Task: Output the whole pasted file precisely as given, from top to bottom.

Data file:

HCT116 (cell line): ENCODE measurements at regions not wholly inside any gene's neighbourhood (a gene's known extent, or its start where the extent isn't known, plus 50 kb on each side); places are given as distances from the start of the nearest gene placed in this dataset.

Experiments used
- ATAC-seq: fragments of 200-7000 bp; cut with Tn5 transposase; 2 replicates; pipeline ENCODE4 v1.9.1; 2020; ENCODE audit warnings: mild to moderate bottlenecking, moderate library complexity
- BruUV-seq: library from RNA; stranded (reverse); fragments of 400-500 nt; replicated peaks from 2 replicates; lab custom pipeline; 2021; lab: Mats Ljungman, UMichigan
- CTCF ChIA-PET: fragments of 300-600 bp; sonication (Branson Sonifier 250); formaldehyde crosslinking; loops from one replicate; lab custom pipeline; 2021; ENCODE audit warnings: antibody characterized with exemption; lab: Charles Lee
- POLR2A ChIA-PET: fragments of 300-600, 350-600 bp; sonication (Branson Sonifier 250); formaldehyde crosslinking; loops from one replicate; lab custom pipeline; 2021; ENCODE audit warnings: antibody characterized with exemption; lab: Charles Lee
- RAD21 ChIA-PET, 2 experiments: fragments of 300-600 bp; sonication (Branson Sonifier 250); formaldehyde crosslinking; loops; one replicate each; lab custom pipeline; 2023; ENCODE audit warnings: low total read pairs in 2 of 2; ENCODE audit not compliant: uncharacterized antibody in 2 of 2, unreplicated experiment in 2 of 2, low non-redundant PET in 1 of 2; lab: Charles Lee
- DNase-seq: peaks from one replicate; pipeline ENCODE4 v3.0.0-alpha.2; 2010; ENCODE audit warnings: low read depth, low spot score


HCT116 (cell line): ENCODE measurements at regions not wholly inside any gene's neighbourhood (a gene's known extent, or its start where the extent isn't known, plus 50 kb on each side); places are given as distances from the start of the nearest gene placed in this dataset.

Experiments used
- ATAC-seq: fragments of 200-7000 bp; cut with Tn5 transposase; 2 replicates; pipeline ENCODE4 v1.9.1; 2020; ENCODE audit warnings: mild to moderate bottlenecking, moderate library complexity
- BruUV-seq: library from RNA; stranded (reverse); fragments of 400-500 nt; replicated peaks from 2 replicates; lab custom pipeline; 2021; lab: Mats Ljungman, UMichigan
- CTCF ChIA-PET: fragments of 300-600 bp; sonication (Branson Sonifier 250); formaldehyde crosslinking; loops from one replicate; lab custom pipeline; 2021; ENCODE audit warnings: antibody characterized with exemption; lab: Charles Lee
- POLR2A ChIA-PET: fragments of 300-600, 350-600 bp; sonication (Branson Sonifier 250); formaldehyde crosslinking; loops from one replicate; lab custom pipeline; 2021; ENCODE audit warnings: antibody characterized with exemption; lab: Charles Lee
- RAD21 ChIA-PET, 2 experiments: fragments of 300-600 bp; sonication (Branson Sonifier 250); formaldehyde crosslinking; loops; one replicate each; lab custom pipeline; 2023; ENCODE audit warnings: low total read pairs in 2 of 2; ENCODE audit not compliant: uncharacterized antibody in 2 of 2, unreplicated experiment in 2 of 2, low non-redundant PET in 1 of 2; lab: Charles Lee
- DNase-seq: peaks from one replicate; pipeline ENCODE4 v3.0.0-alpha.2; 2010; ENCODE audit warnings: low read depth, low spot score